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Havana Biennial 2019: Constructing the Possible Ocula Report Havana Biennial 2019: Constructing the Possible 17 Apr 2019 : Federica Bueti for Ocula

I first visited Havana in November 2016, a few days after Fidel Castro died, and just under a year before Hurricane Irma hit Cuba in September 2017. Since then, much has changed, including the hand-painted signs that punctuate the journey from the airport to the city centre, which today do not celebrate the revolution so much as the 'Unidad y...

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Andrew Stahl and Guo Xiaohui Ocula Conversation Andrew Stahl and Guo Xiaohui

The exhibition Beyond Boundaries at Somerset House in London (12 March–2 April 2019) marked the historic contributions of the Central Academy of Fine Arts, Beijing (CAFA) and the Slade School of Fine Art, University College London, on the occasion of their 100th and 150th anniversaries, respectively. Spread across several rooms of Somerset House's...

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The National 2019: New Australian Art Ocula Report The National 2019: New Australian Art 13 Apr 2019 : Elyse Goldfinch for Ocula

The National 2019: New Australian Art features work by 70 contemporary Australia-based artists split across three venues: the Art Gallery of New South Wales (AGNSW), Carriageworks, and the Museum of Contemporary Art Australia (MCA) (29 March–21 July 2019), as curated by Isobel Parker Philip, curator of photographs at AGNSW; Daniel Mudie Cunningham,...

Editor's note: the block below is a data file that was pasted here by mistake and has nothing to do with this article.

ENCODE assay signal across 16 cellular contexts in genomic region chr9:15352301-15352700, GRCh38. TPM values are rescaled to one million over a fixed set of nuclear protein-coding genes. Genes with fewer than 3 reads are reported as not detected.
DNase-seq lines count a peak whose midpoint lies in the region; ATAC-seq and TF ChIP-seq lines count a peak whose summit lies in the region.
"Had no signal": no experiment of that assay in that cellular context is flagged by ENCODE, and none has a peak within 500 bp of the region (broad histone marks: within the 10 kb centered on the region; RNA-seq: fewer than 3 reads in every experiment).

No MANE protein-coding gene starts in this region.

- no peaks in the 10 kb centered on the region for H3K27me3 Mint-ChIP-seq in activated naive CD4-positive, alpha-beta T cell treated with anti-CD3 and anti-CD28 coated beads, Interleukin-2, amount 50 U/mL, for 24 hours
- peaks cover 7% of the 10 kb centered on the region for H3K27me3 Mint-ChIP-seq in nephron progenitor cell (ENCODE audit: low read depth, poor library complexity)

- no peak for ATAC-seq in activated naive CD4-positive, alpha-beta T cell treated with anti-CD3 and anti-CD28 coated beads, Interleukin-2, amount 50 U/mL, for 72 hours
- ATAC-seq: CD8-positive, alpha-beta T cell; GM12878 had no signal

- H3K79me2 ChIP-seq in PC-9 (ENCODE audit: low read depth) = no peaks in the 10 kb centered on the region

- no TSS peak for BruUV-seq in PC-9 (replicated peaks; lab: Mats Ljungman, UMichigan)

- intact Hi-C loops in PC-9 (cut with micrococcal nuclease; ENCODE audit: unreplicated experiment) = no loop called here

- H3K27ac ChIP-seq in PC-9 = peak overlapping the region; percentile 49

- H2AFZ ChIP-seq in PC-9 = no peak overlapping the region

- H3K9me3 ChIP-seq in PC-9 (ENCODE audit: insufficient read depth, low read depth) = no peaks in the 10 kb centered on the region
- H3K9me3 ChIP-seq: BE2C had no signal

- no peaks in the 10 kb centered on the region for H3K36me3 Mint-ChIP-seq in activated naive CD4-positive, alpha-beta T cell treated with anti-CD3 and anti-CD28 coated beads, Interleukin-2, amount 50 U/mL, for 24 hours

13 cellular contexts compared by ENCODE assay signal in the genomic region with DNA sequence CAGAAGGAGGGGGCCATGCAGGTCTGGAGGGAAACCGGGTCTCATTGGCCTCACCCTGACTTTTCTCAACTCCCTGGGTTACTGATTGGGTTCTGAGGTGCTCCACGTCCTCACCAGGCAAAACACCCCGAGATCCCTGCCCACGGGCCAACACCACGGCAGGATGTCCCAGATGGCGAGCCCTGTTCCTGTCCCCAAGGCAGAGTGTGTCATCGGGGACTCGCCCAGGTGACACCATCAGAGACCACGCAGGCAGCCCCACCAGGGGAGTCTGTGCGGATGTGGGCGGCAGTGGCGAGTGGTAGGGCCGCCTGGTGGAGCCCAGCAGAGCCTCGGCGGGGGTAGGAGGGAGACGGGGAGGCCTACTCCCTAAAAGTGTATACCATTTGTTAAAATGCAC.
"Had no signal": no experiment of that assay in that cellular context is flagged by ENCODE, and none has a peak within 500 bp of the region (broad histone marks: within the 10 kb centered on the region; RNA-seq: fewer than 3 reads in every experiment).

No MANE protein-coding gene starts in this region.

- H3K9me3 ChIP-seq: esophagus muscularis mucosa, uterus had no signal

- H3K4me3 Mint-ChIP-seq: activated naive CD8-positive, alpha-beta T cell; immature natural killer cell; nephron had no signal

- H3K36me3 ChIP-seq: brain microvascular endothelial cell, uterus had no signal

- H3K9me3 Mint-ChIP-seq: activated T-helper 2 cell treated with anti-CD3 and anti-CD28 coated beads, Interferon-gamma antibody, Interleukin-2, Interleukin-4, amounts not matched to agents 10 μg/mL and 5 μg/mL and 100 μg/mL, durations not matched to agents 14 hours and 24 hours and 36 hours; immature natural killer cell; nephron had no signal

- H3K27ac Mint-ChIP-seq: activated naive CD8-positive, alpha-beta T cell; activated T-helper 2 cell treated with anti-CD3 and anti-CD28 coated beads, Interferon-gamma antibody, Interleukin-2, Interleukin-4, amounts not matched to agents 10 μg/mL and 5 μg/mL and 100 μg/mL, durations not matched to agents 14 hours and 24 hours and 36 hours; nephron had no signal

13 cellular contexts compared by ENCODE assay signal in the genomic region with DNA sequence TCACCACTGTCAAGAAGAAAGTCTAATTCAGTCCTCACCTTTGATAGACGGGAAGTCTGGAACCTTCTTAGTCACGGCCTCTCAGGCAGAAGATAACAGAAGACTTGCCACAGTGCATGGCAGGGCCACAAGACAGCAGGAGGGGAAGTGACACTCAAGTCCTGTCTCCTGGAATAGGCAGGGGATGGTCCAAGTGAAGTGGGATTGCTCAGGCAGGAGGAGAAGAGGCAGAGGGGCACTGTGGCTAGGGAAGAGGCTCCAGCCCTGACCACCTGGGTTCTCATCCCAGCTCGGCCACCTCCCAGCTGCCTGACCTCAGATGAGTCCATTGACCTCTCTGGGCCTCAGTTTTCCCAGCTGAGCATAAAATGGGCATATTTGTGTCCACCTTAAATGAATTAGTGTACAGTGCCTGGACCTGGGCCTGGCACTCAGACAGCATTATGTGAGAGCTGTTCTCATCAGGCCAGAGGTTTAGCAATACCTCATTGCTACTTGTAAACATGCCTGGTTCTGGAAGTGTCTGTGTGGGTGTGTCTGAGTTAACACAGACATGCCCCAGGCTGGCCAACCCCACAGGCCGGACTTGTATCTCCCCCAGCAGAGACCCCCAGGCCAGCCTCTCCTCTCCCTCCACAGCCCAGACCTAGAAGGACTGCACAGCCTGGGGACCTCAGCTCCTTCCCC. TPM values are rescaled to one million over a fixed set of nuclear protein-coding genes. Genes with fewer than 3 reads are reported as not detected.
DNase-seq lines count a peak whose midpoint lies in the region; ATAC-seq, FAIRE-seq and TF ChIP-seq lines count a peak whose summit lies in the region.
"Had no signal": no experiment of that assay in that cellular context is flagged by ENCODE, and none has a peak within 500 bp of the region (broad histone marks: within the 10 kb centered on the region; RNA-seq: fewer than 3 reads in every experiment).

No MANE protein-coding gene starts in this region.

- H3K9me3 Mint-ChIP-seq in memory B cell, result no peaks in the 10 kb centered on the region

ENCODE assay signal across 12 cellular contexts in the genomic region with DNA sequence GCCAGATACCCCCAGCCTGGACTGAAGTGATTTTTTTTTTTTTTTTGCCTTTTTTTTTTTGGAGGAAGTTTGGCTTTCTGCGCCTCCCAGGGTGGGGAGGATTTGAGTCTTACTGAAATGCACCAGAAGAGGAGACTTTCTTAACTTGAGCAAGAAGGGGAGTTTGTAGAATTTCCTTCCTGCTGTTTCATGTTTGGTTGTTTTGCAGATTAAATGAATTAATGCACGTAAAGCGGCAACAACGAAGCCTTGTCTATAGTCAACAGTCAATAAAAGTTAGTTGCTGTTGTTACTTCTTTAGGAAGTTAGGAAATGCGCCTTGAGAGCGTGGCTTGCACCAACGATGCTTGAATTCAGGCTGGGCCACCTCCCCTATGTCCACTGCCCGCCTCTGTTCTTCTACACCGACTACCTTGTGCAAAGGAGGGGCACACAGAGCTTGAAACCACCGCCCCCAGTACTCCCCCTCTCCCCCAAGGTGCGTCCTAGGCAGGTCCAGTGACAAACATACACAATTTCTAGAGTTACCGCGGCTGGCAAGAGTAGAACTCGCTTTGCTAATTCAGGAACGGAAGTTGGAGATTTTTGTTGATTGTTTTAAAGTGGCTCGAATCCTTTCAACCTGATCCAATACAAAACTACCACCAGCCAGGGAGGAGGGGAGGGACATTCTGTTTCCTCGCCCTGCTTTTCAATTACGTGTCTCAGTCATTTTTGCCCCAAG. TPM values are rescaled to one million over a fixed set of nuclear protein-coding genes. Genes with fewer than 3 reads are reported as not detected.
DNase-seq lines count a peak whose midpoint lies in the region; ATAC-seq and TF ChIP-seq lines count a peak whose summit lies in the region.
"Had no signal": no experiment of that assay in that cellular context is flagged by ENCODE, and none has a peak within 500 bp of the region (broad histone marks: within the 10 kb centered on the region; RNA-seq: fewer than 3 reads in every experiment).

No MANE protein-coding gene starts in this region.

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Related Press

Moving Light, Roving Sight

Marybeth Stock Artasia Pacific 14 February 2015
Takaishi Ishida, Burning Chair, 2013, still from single-channel video: 5 min 8 sec. Courtesy the artist.

Ikkan Art Gallery is one of the few venues in Singapore to serve up a consistently fascinating brew of video and new-media art. Ikkan’s most recent exhibition, Moving Light, Roving Sight, features a canny mix of contemporary Japanese artists and collectives, whose works are juxtaposed with older pieces by Western media artists. The latter includes Jenny Holzer’s iconic TRUISMS (selections from 1977–79) (2013), a digitally animated collection of over 200 clichés and aphorisms taken from advertising and media. Holzer’s exploitation of language and its intent is as fascinating as it is mind-numbing, making it a worthy accompaniment to Teppei Kaneuji’s 2009 animated piece Tower (Movie). In the video, Kaneuji’s stolid, unmoving structure excretes repetitious, banal imagery and sound, including a bouncing ball, tedious taps and rustles, and oozing gels and fumes. Like Holzer’s discourse, Kaneuji’s babel is insidious—integral to his tower’s essence, yet continuously undermining it.

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